shallow focus photography of paintbrush

The Belletrist’s Palette

I am tired of the words
I already have.
They do not sparkle
For me nor dance
In the sun.
I’ve muddied them,
Mixed them,
Misused them,
Abused them…
These words
Are old news -
A belletrist’s folly.
An artist’s retreating.
They are wasted and
Vengeful, cotton wool
On a tongue:
It suddenly strikes me
That I am having no

Precious words sit like
Rare colors in my hand:
Chinese vermillion
Lapis lazuli
Cobalt violet
Deep cadmium yellow
Cremnitz white
Next to Cerulean blue
Poisonous and heavy
In their pristine beauty:
Oh, what am I going to do
With you!

I’ve frittered words away
In various combinations.
Thrown them upon the
Tide in imprecise attempts
At illumination.
I’ve whittled them down,
And bigged them up
I’ve been extravagant
And wasteful
And overfilled that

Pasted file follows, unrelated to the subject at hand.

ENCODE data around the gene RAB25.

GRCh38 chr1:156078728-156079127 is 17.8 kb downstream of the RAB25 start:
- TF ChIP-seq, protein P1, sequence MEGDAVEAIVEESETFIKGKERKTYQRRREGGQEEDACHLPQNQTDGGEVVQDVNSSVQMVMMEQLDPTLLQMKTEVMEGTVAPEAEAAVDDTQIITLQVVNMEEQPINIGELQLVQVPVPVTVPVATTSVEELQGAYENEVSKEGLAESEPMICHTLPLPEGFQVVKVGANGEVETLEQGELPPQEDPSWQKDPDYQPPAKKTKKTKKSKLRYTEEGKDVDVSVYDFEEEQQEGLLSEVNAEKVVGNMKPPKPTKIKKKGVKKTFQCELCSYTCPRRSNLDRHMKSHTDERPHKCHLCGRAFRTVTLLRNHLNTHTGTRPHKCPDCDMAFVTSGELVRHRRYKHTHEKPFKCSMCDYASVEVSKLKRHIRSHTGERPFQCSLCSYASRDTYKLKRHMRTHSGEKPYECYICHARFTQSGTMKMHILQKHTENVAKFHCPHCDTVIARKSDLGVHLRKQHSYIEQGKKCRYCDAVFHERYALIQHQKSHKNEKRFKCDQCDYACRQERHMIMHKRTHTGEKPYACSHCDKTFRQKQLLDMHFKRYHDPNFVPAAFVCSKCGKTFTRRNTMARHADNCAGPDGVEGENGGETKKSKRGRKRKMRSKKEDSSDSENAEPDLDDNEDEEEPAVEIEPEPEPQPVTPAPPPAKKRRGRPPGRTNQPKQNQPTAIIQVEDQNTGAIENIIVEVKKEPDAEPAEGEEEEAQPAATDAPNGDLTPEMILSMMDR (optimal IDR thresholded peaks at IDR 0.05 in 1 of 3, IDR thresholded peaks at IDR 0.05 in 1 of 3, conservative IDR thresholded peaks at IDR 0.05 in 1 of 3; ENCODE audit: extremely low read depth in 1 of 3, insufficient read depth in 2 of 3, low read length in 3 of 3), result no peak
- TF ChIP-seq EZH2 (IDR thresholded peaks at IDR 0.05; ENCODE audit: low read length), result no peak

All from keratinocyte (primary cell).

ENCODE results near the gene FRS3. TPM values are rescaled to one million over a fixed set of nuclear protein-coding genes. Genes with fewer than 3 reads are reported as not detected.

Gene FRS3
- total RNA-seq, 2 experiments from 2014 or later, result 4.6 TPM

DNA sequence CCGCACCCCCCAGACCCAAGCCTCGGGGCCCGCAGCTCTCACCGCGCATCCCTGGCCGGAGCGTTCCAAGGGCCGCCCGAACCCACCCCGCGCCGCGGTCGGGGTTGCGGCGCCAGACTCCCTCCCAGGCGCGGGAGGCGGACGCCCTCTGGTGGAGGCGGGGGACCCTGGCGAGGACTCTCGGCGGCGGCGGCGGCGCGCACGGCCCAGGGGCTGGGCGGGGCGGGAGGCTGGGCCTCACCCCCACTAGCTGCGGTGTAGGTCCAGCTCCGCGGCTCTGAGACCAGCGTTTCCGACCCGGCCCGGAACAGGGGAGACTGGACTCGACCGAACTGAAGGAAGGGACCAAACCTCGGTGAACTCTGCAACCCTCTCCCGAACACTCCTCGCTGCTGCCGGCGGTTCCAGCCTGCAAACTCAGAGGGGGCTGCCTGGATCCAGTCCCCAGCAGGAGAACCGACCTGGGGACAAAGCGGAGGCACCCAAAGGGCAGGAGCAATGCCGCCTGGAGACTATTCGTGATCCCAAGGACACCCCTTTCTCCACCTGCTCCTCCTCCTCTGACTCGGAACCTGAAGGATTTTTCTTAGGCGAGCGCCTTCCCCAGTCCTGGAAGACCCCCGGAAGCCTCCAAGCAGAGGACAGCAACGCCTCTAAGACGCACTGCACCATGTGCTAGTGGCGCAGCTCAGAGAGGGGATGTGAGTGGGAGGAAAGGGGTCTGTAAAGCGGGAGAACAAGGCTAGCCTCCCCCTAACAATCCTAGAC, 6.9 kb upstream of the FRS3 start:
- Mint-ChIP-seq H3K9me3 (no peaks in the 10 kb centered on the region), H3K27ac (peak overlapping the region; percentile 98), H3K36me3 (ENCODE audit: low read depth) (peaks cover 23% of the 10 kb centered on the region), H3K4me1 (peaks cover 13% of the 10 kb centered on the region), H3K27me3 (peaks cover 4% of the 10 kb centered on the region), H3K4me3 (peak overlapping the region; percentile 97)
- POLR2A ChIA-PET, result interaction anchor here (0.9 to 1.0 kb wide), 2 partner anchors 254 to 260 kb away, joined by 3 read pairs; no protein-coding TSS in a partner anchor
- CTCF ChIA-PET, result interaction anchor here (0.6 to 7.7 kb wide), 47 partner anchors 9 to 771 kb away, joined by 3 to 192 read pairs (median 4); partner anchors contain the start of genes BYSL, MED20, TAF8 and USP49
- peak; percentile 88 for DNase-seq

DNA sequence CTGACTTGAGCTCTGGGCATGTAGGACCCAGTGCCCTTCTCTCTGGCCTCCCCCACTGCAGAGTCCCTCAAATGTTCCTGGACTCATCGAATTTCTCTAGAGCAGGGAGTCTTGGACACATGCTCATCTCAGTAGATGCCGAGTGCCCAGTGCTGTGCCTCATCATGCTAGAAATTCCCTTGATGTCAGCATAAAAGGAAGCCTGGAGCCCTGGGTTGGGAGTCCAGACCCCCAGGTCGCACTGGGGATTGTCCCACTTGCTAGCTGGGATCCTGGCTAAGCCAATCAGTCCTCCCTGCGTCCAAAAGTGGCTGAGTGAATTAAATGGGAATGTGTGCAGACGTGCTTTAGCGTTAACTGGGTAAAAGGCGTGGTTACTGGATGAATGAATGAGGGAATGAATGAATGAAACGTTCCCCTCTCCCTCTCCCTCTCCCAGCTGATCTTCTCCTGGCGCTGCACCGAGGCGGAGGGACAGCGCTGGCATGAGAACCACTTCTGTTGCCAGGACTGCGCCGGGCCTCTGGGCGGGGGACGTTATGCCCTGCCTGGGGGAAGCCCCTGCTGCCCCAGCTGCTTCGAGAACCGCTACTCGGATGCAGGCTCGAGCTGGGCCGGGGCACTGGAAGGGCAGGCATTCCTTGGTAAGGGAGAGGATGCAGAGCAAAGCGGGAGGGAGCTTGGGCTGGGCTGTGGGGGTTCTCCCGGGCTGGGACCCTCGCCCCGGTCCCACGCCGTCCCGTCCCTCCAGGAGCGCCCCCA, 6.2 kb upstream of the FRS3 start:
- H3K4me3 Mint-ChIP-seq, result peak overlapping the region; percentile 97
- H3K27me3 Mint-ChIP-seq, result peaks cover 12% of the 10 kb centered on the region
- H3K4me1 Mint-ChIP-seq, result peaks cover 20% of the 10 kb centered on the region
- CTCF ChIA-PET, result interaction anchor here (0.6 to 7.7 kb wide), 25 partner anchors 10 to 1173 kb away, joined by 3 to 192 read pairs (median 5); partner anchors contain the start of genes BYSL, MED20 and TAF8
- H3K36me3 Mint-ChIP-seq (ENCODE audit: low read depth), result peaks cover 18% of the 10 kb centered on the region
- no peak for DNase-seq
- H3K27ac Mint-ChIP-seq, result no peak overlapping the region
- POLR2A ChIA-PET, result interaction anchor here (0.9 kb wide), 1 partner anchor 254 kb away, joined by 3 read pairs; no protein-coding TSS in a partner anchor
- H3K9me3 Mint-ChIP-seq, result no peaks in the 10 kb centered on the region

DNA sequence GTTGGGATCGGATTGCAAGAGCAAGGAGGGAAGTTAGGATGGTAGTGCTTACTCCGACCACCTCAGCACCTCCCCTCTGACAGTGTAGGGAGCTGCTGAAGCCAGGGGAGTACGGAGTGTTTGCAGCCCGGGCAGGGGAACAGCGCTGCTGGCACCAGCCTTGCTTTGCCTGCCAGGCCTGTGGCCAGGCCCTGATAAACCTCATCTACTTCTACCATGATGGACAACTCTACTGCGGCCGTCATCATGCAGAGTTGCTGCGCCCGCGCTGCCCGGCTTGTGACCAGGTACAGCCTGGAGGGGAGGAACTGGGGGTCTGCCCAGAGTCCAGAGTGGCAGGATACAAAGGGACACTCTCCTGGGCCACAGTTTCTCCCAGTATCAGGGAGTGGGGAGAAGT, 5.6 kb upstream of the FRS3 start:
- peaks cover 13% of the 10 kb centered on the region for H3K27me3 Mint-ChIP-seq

Proverbial cup.

Water flows free
Out of the faucet
I hold my head under
And clean my palette
All that richness going
Down the drain
All those words
Swirling uselessly
Around my brain.

Over on the table
The blank page awaits
I make a cup of tea
And go walk around
Ina Coolbrith Park.
I see her face in the 
Clouds -
Poetic concepts 
In the shadows of her eyes
As I waste
The most precious
Resource of all…
Then return to the
Photograph of 
Charlie Chaplin
That sits crookedly
On the wall of my 
Entrance hall. 

I die each day as I rip the 
Words out
More precious than lapis lazuli
I wait for the printer to
Spit them out.

close up photo of abstract painting

Ina Donna Coolbrith (Ina Donna Coolbrith (March 10, 1841 – February 29, 1928) She was born in Illinois, but adopted San Francisco as her city. She was an San Franciscan poet, writer, and librarian. She was very active in the San Francisco Bay Area literary and artistic communities. Nicknamed the “Sweet Singer of California”, she was the first California Poet Laureate. The park named after Ina Coolbrith in San Francisco’s Russian Hill community is a beautiful place to walk around and watch the day go by.

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